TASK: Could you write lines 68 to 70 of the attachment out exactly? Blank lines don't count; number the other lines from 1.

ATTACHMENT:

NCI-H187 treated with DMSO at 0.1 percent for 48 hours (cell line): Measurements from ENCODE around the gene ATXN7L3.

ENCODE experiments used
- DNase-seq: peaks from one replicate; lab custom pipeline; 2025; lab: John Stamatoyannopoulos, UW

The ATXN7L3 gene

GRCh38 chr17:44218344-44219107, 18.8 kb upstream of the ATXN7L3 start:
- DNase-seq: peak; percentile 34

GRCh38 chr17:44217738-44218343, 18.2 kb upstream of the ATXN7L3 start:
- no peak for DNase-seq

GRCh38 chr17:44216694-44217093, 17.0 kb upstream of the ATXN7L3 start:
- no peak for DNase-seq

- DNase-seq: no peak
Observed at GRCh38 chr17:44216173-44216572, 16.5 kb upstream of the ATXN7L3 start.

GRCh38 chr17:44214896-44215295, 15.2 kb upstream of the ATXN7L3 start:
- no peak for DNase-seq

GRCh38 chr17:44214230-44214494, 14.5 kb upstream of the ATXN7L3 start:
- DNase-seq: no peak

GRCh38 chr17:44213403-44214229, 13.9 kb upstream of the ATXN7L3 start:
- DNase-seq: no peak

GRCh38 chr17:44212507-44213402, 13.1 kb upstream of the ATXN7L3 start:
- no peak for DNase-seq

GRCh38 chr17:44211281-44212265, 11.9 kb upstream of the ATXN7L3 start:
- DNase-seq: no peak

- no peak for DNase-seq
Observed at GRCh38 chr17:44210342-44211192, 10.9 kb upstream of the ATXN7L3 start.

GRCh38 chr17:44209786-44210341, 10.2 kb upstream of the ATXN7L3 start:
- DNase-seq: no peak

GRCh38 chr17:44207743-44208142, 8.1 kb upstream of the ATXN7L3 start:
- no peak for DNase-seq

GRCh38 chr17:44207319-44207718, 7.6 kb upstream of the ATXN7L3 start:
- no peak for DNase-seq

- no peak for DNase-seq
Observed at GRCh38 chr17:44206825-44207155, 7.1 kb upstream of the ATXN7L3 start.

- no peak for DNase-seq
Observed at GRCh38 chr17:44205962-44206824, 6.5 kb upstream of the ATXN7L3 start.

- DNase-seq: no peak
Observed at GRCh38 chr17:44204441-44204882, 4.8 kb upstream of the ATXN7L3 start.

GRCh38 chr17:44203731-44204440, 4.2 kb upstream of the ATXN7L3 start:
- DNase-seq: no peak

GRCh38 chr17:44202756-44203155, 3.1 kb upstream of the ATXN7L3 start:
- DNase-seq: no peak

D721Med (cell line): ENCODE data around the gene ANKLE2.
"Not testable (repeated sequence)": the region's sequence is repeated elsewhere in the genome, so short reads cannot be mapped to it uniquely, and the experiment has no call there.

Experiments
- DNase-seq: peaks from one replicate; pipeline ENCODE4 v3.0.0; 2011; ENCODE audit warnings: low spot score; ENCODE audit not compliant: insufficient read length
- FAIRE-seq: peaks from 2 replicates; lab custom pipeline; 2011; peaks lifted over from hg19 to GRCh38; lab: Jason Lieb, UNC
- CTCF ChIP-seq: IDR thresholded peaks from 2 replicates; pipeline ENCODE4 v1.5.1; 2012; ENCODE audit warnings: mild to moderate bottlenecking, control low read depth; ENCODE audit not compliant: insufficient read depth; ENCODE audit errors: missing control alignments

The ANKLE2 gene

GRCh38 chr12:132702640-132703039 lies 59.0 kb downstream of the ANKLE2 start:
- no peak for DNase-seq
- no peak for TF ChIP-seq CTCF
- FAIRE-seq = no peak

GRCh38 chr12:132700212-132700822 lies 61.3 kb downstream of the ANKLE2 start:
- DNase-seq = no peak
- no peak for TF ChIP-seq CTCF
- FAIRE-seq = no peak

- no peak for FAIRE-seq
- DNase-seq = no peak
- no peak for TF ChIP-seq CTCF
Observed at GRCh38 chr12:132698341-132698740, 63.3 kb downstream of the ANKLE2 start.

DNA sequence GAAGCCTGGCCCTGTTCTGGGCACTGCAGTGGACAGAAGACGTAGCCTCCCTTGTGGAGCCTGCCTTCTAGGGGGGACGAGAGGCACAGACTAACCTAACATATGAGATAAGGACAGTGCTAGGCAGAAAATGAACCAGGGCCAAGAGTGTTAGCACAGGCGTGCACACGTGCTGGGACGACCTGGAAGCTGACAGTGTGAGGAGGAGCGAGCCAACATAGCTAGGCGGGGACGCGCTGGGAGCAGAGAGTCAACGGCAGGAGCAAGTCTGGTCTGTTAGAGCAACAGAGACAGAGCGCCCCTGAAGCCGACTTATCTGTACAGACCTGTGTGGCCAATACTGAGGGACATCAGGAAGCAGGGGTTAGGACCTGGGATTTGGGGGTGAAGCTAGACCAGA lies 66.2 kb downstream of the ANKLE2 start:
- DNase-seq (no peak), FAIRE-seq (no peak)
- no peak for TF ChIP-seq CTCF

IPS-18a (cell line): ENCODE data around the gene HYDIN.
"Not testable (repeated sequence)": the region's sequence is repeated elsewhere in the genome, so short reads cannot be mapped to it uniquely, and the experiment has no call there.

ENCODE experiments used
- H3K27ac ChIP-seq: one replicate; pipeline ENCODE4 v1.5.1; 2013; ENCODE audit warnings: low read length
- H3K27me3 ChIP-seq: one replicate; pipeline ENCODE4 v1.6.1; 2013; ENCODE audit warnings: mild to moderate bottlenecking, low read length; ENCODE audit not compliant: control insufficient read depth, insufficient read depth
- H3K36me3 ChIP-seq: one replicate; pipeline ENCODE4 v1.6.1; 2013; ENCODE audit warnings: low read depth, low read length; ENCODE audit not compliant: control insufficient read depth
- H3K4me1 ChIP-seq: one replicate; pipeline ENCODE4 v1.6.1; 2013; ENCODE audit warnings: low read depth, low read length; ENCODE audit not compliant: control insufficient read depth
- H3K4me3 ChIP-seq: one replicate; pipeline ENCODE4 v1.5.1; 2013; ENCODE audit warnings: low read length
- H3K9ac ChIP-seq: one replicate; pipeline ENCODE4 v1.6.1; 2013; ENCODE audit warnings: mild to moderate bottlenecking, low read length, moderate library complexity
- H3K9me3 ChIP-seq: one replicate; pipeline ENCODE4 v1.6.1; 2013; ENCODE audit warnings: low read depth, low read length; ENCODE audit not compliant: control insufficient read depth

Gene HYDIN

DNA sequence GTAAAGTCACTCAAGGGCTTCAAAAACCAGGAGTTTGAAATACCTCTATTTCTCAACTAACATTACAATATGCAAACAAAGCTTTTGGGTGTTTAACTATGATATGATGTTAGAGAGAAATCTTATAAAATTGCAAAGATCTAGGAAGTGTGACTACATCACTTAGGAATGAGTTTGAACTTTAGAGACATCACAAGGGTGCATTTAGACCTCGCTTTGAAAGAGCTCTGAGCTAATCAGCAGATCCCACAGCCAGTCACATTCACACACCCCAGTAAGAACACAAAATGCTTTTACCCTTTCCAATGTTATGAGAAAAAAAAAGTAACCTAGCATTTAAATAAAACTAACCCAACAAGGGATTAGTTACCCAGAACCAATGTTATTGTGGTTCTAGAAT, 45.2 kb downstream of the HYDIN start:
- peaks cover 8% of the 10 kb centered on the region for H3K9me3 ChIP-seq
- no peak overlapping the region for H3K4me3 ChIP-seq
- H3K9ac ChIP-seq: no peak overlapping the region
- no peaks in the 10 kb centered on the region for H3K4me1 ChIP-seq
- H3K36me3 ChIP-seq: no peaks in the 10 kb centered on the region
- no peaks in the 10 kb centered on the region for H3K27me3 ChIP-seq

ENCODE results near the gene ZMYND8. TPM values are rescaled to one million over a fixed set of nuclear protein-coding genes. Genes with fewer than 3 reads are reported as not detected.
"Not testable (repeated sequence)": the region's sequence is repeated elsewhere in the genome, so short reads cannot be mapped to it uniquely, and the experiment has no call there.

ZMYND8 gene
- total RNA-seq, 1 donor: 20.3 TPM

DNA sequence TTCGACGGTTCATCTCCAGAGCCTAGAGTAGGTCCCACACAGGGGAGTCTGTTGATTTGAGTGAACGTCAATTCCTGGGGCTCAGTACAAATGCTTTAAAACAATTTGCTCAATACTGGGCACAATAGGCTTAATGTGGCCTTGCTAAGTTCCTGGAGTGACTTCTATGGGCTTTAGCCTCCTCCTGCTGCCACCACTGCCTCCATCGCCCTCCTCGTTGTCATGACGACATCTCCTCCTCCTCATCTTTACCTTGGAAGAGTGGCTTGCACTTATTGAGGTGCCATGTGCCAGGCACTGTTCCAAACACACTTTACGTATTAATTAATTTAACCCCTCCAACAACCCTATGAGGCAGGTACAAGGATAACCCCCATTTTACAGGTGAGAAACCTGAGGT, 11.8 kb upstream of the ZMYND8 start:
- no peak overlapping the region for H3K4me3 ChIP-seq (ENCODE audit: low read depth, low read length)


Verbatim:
- H3K36me3 ChIP-seq: one replicate; pipeline ENCODE4 v1.6.1; 2013; ENCODE audit warnings: low read depth, low read length; ENCODE audit not compliant: control insufficient read depth
- H3K4me1 ChIP-seq: one replicate; pipeline ENCODE4 v1.6.1; 2013; ENCODE audit warnings: low read depth, low read length; ENCODE audit not compliant: control insufficient read depth
- H3K4me3 ChIP-seq: one replicate; pipeline ENCODE4 v1.5.1; 2013; ENCODE audit warnings: low read length